The initial intention of this focus was to ride on the release of Netflix’s latest superhero series Iron Fist on March 17, and sing the praises of Daniel “Danny” Rand.
However, reviews of the show have not been promising, with a paltry 14% score on Rotten Tomatoes and 33% on Metacritic.
While Finn Jones (the actor who plays Iron Fist) has said that the Netflix series wasn’t made for critics, it doesn’t seem to have been made for its fans either!
Anyway, we won’t dwell too much on the TV show. Instead, we’ll stick to our original plan of sharing Iron Fist’s comic-book journey.
Created by Roy Thomas and Gil Kane, Iron Fist first appeared in the pages of Marvel Premiere #15 (May 1974). Thomas and Kane were inspired by a number of things – a kung fu movie with a “ceremony of the Iron Fist” scene; Marvel’s Master Of Kung Fu series, starring Shang-Chi; and a 1940s Bill Everett character named Amazing Man.
Unlike Shang Chi, whose Asian-heritage made him synonymous with kung fu, Danny Rand’s childhood was sacrificed to make his martial arts background a whole lot more believable. When he was nine, Danny lost his parents during an expedition to seek out K’un Lun, a mystical city his dad discovered some time back, which only appears on Earth once every 10 years.
The expedition ended in tragedy when Danny’s parents were betrayed by their friend/business partner Harold Meachum. After escaping Meachum, Danny also had to fend of sub-zero weather conditions and a pack of wolves, and eventually survived the tragic outing thanks to K’un Lun’s archers. Subsequently, he was taken in by its ruler Yu-Ti and raised as a citizen.
Rise of the Iron Fist
At K’un L’un, Danny was placed under the tutelage of Lei Kung the Thunderer, who taught him martial arts. Fuelled by vengeance, Danny emerged top of Lei Kung’s class, and when he was 19, he was given the chance to attain the power of the Iron Fist by fighting Shou-Lao the Undying Dragon.
Danny defeated the serpent by embracing its molten heart, from which it derives its life energy, until it exhausted its power and died. In the process, Danny was left with a permanent dragon silhouette tattoo on his chest, as well as the power of the Iron Fist, which allows him to focus his chi energy into his hand, giving it superhuman hardness and power.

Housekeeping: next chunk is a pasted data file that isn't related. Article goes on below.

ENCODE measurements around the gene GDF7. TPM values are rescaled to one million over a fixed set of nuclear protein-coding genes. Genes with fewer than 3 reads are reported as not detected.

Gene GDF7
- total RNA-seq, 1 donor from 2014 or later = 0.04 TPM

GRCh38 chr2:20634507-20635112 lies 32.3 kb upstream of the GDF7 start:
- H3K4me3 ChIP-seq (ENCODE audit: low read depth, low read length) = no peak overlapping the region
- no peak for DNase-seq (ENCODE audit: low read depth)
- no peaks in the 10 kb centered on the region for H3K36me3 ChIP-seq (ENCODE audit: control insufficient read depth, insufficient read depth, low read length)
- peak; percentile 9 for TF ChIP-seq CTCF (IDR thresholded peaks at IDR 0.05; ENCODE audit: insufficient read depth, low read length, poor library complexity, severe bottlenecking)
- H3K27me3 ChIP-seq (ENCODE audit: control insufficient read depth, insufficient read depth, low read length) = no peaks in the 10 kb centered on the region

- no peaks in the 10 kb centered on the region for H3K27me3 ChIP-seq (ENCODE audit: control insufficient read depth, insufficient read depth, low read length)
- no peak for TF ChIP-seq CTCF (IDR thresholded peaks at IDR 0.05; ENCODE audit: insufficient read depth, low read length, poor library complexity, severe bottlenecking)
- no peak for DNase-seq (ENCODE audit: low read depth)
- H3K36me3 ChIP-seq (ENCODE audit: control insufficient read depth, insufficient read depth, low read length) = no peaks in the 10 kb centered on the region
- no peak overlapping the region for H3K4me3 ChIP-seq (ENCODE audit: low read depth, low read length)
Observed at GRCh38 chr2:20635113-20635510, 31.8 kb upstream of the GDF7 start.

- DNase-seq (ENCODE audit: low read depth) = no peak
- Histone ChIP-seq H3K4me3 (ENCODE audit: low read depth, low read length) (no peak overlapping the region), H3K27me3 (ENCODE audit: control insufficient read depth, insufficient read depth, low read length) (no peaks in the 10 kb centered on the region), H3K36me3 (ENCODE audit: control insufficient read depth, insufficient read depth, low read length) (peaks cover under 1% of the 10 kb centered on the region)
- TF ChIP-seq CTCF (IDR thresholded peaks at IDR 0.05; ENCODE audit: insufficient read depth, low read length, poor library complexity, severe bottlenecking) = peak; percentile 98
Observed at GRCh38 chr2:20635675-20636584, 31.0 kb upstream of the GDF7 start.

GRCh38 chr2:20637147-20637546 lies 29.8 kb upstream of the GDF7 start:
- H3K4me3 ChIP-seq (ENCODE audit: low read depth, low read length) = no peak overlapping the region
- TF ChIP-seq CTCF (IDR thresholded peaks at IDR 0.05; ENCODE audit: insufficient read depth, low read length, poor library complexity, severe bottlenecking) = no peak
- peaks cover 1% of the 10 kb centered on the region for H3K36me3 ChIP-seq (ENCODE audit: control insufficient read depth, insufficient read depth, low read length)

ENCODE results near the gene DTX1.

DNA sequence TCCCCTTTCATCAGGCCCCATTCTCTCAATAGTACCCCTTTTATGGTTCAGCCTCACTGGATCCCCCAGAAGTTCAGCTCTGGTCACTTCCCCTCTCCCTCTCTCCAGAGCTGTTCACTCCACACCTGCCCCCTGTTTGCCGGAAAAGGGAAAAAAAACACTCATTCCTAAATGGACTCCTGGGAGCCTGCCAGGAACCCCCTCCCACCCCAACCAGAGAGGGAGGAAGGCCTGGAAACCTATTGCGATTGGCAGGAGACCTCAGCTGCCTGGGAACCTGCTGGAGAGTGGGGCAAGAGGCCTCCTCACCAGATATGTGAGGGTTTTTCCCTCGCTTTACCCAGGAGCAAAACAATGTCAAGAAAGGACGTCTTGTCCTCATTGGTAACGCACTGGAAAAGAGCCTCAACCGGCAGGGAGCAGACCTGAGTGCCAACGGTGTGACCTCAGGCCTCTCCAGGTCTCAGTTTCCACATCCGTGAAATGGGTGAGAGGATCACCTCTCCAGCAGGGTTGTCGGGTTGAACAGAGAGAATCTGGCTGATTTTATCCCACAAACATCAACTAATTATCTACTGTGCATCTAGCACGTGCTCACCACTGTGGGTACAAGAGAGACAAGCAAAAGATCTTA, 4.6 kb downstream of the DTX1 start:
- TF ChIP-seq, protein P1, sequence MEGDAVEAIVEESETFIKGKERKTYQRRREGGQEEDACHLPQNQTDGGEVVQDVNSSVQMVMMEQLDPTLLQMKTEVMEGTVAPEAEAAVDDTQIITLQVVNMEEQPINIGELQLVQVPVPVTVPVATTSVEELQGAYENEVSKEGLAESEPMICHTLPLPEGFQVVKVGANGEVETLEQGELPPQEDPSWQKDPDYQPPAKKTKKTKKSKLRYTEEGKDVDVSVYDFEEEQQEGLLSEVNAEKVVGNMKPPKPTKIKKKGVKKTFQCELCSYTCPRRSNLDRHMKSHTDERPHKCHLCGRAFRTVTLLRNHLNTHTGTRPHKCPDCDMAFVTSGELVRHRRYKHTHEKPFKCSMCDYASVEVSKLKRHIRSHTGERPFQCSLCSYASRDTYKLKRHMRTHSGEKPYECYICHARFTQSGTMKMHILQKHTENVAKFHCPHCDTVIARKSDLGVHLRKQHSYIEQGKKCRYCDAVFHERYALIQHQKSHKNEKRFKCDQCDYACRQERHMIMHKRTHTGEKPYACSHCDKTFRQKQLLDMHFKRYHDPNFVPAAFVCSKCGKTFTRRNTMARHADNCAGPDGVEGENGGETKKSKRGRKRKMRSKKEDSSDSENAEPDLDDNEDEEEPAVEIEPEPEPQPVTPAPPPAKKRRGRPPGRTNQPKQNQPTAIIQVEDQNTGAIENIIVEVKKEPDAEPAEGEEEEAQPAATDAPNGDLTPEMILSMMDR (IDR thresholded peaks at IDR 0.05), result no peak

Danny’s timing was perfect, as K’un Lun was due to make its reappearance on Earth, enabling him to return to New York to avenge his parents. It wasn’t that difficult to locate Meachum, who was now the high-profile owner of the Meachum Industries corporation.
However, what surprised Danny was that Meachum had already been paying his dues for the last decade, having lost both his legs (to frostbite) during that tragic incident involving Danny’s parents.
Overwhelmed by pity, Danny put aside his desire for revenge, but Meachum still met a violent end when he was killed by a ninja named Master Khan. With no revenge to fuel his rage, Danny set out to establish himself as a hero by using the power of the Iron Fist to do good.
The fist of Chris
What made Iron Fist unique and a cult hero was the host of top-notch creative talents guiding him. Starting with his introduction by Thomas and Kane, his 11-issue Marvel Premiere run (#15-#25) was also graced by legendary names such as Len Wein, Doug Moench, Tony Isabella and … drumroll please … Chris Claremont.
It was with Claremont, and a fairly fresh John Byrne, that Iron Fist was granted a regular series which lasted 15 issues and helped induct the character into the mainstream Marvel Universe, crossing paths with the likes of Iron Man, Captain America, and the X-Men. He even managed to make an enemy of Sabretooth!
My most memorable Iron Fist tale took place in the pages of Marvel Team Up #63 and #64. Produced by Claremont and Byrne, this two-parter gave closure to the cancelled regular series, with Iron Fist in a showdown with his numero uno K’un Lun nemesis, Steel Serpent. Ambushed by the Serpent, Danny not only lost the battle but also his Iron Fist powers.
What followed next was an awesome display of kung fu fighting between a powerless Iron Fist and a souped-up Serpent, which till today remains the benchmark for Byrne’s Iron Fist work. Spicing up the event was the presence of Spidey and the Daughters of the Dragon (Fist’s femme fatale posse, comprising Misty Knight and Colleen Wing), which made this an action-packed adventure.